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Gov’t to invest in green transport, BRT to be complete by 2024

The Government has committed to having a high-capacity operational BRT on Thika Road by the end of 2024.

Transport CS Kipchuma Murkomen during the ministerial session on investing in green transport in Africa at the Africa Climate Summit said the move was in line with the Kenya Kwanza administration’s commitment to pursuing a people-centered approach to mobility investments.

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According to the CS, a high-quality mass rapid transit network is the backbone of an efficient urban mobility system.

“Kenya pledges to progressively grow urban transport capital financing to mass rapid transit, walking, and cycling progressively to 40 per cent of all spending on urban transport by FY 2027,” he said.

In addition, the CS noted that the Government will, moving forward, focus on improving public transport, walking, and cycling to enhance mobility and dignity for common Kenyans.

“These people-centred investments respond to the core needs of our citizens and also help us cut greenhouse gas emissions. Before the end of the year, Kenya will enter a financing agreement with EIB, AFD, and EU for BRT Line 3 in Nairobi,” he added.

According to the CS, the State is also in the process of upgrading Nairobi’s commuter rail network to offer faster and more frequent service, further, all of Nairobi’s public transport modes will be integrated through IT systems to provide electronic fare collection and seamless customer information.

To facilitate the use of zero-carbon active modes, the CS said that all urban streets need properly shaded walkways that are accessible to all, including persons with disabilities.

“In place of car-friendly footbridges, we need safe, at-grade crossings that are accessible to all. The government is working with county governments and road agencies to ensure we have adequate tree cover along major corridors,” he said.

Cyclists during the upgrade will not be left out as the State will also complete user-friendly cycle networks, with physically separated cycle tracks on major corridors that allow all of our people to ride with dignity, regardless of age, gender, or ability.

“We are in the process of updating our road design manuals to incorporate urban street design standards. We will seek support to make our roads greener and ensure that all corridors respond to the needs of NMT users.”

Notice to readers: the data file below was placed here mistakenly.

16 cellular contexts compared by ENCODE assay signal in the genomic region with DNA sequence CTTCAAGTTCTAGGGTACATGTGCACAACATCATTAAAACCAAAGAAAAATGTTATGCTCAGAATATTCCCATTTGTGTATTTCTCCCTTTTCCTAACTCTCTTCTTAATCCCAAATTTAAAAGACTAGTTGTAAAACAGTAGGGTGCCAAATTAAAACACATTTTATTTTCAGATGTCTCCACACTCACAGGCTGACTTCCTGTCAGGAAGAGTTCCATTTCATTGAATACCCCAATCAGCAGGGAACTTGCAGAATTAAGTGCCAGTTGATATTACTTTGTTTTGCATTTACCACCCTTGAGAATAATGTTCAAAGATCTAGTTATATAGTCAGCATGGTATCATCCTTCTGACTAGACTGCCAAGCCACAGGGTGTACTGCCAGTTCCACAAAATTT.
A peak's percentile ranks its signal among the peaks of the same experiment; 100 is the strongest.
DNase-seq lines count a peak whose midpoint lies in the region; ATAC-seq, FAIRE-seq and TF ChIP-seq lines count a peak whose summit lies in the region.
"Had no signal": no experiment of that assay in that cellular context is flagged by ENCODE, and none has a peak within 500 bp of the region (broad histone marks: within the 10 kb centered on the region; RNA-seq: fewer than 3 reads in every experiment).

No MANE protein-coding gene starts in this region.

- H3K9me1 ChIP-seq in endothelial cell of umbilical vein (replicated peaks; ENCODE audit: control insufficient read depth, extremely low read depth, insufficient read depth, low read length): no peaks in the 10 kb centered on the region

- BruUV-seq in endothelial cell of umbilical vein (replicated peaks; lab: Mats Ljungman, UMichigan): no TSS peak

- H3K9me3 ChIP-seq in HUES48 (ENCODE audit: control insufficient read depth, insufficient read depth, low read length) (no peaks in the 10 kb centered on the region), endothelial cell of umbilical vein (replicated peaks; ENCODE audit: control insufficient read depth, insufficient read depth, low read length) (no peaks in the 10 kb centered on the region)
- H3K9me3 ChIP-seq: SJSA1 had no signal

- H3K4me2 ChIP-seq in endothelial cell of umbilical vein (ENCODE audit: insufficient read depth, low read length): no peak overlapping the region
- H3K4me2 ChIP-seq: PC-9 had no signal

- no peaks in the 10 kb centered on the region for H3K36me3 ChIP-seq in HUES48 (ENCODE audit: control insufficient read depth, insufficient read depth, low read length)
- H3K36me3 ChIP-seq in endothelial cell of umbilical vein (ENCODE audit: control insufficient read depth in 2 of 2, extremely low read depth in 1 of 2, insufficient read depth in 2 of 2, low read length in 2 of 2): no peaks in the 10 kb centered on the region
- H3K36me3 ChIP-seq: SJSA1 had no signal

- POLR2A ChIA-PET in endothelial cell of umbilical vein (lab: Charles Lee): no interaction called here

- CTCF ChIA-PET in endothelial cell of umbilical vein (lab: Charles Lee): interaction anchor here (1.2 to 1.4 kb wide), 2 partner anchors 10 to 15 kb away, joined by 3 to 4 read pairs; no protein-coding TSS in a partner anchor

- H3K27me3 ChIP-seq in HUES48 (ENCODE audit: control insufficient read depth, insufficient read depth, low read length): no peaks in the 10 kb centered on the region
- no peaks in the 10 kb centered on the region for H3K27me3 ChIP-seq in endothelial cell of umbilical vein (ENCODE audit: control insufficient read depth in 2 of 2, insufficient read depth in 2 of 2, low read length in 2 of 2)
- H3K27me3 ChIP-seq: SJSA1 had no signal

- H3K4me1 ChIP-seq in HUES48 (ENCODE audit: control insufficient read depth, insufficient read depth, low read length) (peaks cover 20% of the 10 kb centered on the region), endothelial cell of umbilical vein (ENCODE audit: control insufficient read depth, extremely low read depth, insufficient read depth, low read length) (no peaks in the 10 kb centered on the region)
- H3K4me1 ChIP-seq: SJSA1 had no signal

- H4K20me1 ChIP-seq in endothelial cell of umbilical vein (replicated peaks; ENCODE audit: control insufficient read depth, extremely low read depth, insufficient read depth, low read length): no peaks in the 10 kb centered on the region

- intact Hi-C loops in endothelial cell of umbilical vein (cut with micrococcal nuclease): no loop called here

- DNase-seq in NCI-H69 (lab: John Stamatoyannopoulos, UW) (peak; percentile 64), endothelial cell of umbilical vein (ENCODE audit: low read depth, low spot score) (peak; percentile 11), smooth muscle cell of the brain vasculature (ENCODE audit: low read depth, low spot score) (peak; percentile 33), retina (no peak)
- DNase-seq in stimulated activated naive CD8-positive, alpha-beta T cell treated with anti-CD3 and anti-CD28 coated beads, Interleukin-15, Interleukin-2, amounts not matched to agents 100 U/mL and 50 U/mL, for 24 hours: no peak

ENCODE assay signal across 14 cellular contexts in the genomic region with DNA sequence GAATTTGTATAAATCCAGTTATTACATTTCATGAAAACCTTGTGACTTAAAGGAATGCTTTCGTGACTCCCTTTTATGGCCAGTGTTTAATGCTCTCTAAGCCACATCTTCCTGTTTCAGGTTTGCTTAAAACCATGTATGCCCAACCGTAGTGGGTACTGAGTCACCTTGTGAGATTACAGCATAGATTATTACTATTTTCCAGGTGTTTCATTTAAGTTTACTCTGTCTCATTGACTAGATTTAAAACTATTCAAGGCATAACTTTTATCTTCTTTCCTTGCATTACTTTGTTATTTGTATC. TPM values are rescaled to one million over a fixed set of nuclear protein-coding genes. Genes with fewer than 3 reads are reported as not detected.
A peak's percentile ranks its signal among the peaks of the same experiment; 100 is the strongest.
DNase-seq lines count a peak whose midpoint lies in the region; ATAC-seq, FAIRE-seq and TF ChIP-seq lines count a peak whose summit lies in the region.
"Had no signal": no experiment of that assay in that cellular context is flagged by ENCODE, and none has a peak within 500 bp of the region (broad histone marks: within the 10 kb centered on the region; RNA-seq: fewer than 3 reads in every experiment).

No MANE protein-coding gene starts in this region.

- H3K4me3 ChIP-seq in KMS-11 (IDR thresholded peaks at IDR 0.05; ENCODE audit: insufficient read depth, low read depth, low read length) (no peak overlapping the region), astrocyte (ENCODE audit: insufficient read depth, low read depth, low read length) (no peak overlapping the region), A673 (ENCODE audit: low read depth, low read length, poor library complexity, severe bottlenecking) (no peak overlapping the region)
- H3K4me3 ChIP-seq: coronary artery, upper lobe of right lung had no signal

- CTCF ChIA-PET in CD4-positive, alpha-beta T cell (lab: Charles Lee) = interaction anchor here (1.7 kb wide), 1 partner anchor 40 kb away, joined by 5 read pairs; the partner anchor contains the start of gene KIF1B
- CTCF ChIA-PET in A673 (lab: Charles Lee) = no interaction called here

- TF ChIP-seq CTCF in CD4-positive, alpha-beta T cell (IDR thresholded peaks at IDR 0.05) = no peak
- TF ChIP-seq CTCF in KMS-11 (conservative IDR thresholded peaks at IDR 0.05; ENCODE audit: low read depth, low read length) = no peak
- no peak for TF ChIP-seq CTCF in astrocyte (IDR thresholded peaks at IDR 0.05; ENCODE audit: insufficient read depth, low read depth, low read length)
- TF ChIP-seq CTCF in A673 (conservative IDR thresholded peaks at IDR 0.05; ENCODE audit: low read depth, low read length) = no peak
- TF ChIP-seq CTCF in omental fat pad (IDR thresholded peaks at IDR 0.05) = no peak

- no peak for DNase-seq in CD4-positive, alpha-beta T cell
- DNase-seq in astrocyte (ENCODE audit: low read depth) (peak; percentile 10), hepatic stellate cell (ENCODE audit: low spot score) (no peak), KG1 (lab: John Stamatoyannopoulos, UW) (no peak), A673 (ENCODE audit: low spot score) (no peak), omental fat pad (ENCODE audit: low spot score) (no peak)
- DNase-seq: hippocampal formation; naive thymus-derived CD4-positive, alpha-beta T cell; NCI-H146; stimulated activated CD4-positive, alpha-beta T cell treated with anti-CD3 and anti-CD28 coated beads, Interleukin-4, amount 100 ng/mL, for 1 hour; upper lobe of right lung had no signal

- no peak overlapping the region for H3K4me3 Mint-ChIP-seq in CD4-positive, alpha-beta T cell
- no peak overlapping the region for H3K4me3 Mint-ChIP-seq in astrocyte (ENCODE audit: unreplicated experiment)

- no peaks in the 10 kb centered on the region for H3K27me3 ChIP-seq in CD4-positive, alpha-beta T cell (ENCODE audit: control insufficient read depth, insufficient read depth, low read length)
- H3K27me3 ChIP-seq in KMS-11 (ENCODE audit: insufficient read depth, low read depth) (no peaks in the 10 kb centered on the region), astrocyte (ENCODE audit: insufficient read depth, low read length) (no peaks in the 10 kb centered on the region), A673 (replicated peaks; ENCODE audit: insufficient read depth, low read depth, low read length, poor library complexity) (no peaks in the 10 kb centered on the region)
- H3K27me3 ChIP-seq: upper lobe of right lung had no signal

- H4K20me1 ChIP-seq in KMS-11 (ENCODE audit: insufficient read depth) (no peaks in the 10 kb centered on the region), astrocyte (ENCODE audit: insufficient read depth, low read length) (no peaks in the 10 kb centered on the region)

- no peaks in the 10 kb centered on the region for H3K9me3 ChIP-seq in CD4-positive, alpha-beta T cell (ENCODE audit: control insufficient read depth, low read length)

To enhance the cycling culture in our cities, the CS urged county governments, especially in the Nairobi metropolitan area and other cities, to implement bike share systems to provide a convenient, affordable option for short trips and improve last-mile access to public transport.

Meanwhile, the transport CS noted that Kenya already has 20 electric buses and over 1,500 electric motorcycles on the road in Kenya in a move to enhance the e-mobility sector.

On air pollution, the CS noted that it causes over 5,400 premature deaths in the country, in addition, transport is responsible for 20 per cent of CO2 emissions in Kenya.

Public transport in Kenya is dominated by small-occupancy privately owned matatus. “Service quality is poor, characterised by inefficient routes, old vehicles, inadequate fleet to meet demand, long waiting times, and slow journeys due to traffic jams,” he said.

In addition, pedestrians and cyclists face daily risks on streets that lack proper walkways, crossings, and cycle tracks. As a result, we lost 1,743 pedestrians and cyclists to traffic crashes in 2022.

Consequently, more and more people are opting to switch to private cars, leading to a rise in emissions and worsening congestion.

The population in Nairobi is estimated to be approximately 4.4 million as per the 2019 census, while the five counties that make up the Nairobi Metropolitan Area have a combined population of 10.4 million, a fifth of the Kenyan population.

Urbanization in Kenya is a key opportunity for economic growth but also poses an urgent need to address gaps in our urban transport infrastructure.

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